Former Haug Leo Schools students celebrate class reunion on July 4
Former students of the “old” Haug school and the “new” Haug-Leo school gathered at the Community center in Greenbush on July 4th for their first time ever Haug-Leo class reunion.
It was a day of renewing acquaintances, sharing memories of the “good old days”, and great food.
The history of rural schools dates back to the late 1800’s. Within a township one section of public land was set apart by the U.S. Government for the maintenance of public schools.
The “old” Haug school (Dist. 16) was organized January 1,1989. In 1910-11, districts 58, 15, U19, and part of 7 and 13 became a part of District 16. At this time a new school was built with a “grand porch and four wooden columns”. The building suffered damage from a cyclone in 1913. By 1917 there were as many as 90 children transported to the school by horse-drawn “busses”.
The late Lenora (Ryan) Haug had written in a letter, “I came to Dist. 16 in 1918. I was young and it was my first big assignment.
Two other teachers and I were given the key to the cottage (where they lived). One night we heard a noise and investigating found two wolves trying to raid our meat box (no refrigerator).
Norwegian was spoken freely but (I) learned little besides Norwegian basketball. I insisted on only English being used and nearly lost my job!
Mrs. Haug taught for six years, all grades at different times.
In later years, around 1935, high school students were bussed to Greenbush for high school classes.
The structure received much damage done by water in 1946-47. Board member Ben Christianson and County Superintendent of Schools Charles Christianson were instrumental in securing $9,000 from the State Board of Education which was needed and applied on a new building at Haug-Leo. Construction began in 1950 and by February 1, 1961, was in full use. Shortly after, Dist No. 32 was added as well as the Juneberry district.
Those at the reunion were privileged to have two past school teachers present … Arlaine (Pederson) Duray of Greenbush and Clara (Kompelien) Johnson, Roseau, Minn.
Thanks to Arlaine for sharing some of her teaching memories …
The old Haug School was large for a country school. It had three classrooms. I believe I and one other are the only teachers still alive from there.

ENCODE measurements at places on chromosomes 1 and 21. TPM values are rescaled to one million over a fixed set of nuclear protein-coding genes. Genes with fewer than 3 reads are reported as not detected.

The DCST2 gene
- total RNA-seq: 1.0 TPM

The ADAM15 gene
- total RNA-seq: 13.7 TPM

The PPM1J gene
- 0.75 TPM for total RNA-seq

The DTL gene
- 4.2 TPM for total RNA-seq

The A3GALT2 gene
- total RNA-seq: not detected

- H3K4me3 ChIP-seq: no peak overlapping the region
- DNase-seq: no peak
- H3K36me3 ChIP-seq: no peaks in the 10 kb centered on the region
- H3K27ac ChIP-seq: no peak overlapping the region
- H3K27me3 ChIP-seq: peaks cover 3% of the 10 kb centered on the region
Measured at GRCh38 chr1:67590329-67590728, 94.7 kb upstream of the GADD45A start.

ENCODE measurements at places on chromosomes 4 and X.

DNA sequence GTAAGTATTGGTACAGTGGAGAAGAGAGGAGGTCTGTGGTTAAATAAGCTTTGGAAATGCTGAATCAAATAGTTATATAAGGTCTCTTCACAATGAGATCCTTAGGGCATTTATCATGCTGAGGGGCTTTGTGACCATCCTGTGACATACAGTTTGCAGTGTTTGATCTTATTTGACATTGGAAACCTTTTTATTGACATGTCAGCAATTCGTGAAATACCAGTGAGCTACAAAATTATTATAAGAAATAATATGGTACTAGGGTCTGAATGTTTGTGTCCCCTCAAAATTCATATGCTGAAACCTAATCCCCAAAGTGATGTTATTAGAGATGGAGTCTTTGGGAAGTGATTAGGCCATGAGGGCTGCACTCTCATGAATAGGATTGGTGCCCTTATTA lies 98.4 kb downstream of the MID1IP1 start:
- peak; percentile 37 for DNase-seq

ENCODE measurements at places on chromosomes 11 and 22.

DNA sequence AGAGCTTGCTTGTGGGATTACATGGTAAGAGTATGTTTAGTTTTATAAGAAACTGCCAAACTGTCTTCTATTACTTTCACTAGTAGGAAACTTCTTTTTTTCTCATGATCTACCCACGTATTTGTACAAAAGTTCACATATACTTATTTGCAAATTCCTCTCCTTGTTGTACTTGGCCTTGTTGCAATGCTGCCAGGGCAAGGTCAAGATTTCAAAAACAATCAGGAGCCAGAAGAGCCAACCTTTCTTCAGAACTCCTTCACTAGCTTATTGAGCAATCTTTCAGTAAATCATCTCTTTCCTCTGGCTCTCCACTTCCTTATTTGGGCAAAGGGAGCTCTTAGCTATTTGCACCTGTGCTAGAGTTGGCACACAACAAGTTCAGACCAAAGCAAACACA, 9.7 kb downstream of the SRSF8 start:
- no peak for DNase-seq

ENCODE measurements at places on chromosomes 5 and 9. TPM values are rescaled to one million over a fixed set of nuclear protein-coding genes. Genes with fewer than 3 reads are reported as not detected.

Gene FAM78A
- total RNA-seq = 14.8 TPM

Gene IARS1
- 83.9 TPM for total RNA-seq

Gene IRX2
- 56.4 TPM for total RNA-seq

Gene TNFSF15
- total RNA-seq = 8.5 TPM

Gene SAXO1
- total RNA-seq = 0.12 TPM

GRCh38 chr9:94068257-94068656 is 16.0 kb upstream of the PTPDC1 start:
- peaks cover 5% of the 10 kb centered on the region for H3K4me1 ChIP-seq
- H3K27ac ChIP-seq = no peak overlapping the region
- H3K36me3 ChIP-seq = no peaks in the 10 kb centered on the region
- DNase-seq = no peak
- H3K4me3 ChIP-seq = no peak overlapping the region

There was no electricity. We used kerosene lamps at night. We carried water from a pump outside to fill the drinking fountains. There was a big coal burning stove in the corner of each classroom. We carried the coal in pails from a room in the building. We rose early in the morning and got the fire going so it would be nice and warm when the children came.
We had outdoor toilets. We received $15.00 a month for doing our own janitor work.
It was an old building so we had mice, so after school when we sat in our rooms preparing our next day lessons, it was quiet and the mice came out of hiding to find any scraps the kids might have dropped from their lunch pails.
One of the teachers was afraid of mice, so often we’d hear a squeal from her room and knew a mouse got close to her desk. One time the noise was louder than normal so the other teacher and I ran in to see what happened. She was sitting on top of her desk and there was a weasel on the floor close by. We calmed her down and told her weasels kill mice so we like them.
There was a small house in the yard we called the teacher’s cottage, very handy for us to live close to the school.
The children were wonderful. I taught 1st and 2nd grade and enjoyed it so much. They were so eager to learn and so well behaved. I loved them all and have many fond memories of our time together.
They were lucky because soon after our time together they got a brand new school building with all the modern conveniences, but I bet they have fond memories of the old place too.
Arlaine Duray taught for two years at the Haug school. Clara Johnson did her teachers training there and then went on to teach at the “new” Haug-Leo Consolidated School District 679. The school was in operation until 1970-71 when of all rural schools came to an end.
A heap of thanks goes out to Bernie Wilebski, and Bernard and Mary Beth Gonshorowski for cooking and serving the food, and to all of the others who contributed to the potluck. A special thanks to Lawrence Gonshorowski and Colette Mooney for spearheading the awesome event!
To see the complete story, read the July 10 issue of The Tribune in print or online.